theorem on constructible angles

Theorem 1.

Let $\theta\in\mathbb{R}$. Then the following are equivalent:

1. 1.

An angle of measure (http://planetmath.org/AngleMeasure) $\theta$http://planetmath.org/Constructible2);

2. 2.

$\sin\theta$ is a constructible number;

3. 3.

$\cos\theta$ is a constructible number.

Proof.

First of all, due to periodicity, we can restrict our attention to the interval $0\leq\theta<2\pi$. Even better, we can further restrict our attention to the interval $0\leq\theta\leq\frac{\pi}{2}$ for the following reasons:

1. 1.

If an angle whose measure is $\theta$ is constructible, then so are angles whose measures are $\pi-\theta$, $\pi+\theta$, and $2\pi-\theta$;

2. 2.

If $x$ is a constructible number, then so is $|x|$.

If $\theta\in\{0,\frac{\pi}{2}\}$, then clearly an angle of measure $\theta$ is constructible, and $\{\sin\theta,\cos\theta\}=\{0,1\}$. Thus, equivalence (http://planetmath.org/Equivalent3) has been established in the case that $\theta\in\{0,\frac{\pi}{2}\}$. Therefore, we can restrict our attention even further to the interval $0<\theta<\frac{\pi}{2}$.

Assume that an angle of measure $\theta$ is constructible. Construct such an angle and mark off a line segment of length $1$ from the vertex (http://planetmath.org/Vertex5) of the angle. Label the endpoint that is not the vertex of the angle as $A$.

Drop the perpendicular from $A$ to the other ray of the angle. Since the legs of the triangle are of lengths $\sin\theta$ and $\cos\theta$, both of these are constructible numbers.

Now assume that $\sin\theta$ is a constructible number. At one endpoint of a line segment of length $\sin\theta$, erect the perpendicular to the line segment.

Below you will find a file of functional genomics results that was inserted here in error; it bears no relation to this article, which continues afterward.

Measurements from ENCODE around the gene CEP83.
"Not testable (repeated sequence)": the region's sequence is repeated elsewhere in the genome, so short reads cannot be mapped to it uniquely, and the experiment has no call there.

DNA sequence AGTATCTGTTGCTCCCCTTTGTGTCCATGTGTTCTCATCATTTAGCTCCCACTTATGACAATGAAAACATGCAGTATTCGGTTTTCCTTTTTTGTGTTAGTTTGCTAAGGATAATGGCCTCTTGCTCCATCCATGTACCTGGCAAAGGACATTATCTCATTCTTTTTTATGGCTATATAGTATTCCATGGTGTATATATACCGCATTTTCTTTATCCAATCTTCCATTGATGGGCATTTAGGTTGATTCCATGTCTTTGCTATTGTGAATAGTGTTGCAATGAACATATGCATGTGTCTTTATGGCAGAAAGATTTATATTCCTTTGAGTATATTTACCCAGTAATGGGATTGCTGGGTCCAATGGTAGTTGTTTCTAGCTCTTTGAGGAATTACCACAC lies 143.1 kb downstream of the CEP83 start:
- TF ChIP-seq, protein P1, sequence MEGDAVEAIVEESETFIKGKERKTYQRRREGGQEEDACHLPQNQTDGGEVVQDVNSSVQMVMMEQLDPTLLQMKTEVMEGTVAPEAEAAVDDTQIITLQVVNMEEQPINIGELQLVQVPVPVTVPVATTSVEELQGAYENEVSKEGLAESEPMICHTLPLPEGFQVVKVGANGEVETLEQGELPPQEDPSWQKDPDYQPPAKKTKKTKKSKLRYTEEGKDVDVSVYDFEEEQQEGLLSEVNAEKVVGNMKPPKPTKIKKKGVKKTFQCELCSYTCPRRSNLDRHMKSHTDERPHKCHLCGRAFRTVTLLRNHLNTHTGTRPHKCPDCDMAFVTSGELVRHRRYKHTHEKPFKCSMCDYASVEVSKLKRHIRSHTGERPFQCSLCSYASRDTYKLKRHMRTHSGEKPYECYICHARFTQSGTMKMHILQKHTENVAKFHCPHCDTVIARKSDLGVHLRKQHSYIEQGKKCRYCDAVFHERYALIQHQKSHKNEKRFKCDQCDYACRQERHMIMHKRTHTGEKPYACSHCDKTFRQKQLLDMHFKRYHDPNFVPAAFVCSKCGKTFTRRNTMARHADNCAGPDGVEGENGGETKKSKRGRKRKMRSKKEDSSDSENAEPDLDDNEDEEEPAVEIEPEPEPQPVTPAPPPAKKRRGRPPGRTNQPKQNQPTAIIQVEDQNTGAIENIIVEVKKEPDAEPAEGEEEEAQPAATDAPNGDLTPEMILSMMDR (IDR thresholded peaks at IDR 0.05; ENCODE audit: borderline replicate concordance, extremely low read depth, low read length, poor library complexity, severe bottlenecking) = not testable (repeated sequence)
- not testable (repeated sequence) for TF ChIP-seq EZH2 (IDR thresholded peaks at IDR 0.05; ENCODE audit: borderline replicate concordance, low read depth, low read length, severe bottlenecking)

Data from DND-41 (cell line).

From the other endpoint of the given line segment, draw an arc of a circle with radius $1$ so that it intersects the erected perpendicular. Label this point of intersection as $A$. Connect $A$ to the endpoint of the line segment which was used to draw the arc. Then an angle of measure $\theta$ and a line segment of length $\cos\theta$ have been constructed.

A similar procedure can be used given that $\cos\theta$ is a constructible number to prove the other two statements. ∎

Note that, if $\cos\theta\neq 0$, then any of the three statements thus implies that $\tan\theta$ is a constructible number. Moreover, if $\tan\theta$ is constructible, then a right triangle having a leg of length $1$ and another leg of length $\tan\theta$ is constructible, which implies that the three listed conditions are true.

 Title theorem on constructible angles Canonical name TheoremOnConstructibleAngles Date of creation 2013-03-22 17:15:59 Last modified on 2013-03-22 17:15:59 Owner Wkbj79 (1863) Last modified by Wkbj79 (1863) Numerical id 13 Author Wkbj79 (1863) Entry type Theorem Classification msc 33B10 Classification msc 51M15 Classification msc 12D15 Related topic ConstructibleNumbers Related topic CompassAndStraightedgeConstruction Related topic ConstructibleAnglesWithIntegerValuesInDegrees Related topic ExactTrigonometryTables Related topic ClassicalProblemsOfConstructibility Related topic CriterionForConstructibilityOfRegularPolygon